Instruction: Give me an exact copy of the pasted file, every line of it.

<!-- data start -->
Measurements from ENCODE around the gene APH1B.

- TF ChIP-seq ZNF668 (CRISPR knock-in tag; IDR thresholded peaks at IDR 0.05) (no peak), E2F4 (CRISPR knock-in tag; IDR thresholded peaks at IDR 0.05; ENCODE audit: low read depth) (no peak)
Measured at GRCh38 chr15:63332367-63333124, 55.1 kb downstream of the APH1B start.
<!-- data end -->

Measurements from ENCODE around the gene APH1B.

- TF ChIP-seq ZNF668 (CRISPR knock-in tag; IDR thresholded peaks at IDR 0.05) (no peak), E2F4 (CRISPR knock-in tag; IDR thresholded peaks at IDR 0.05; ENCODE audit: low read depth) (no peak)
Measured at GRCh38 chr15:63332367-63333124, 55.1 kb downstream of the APH1B start.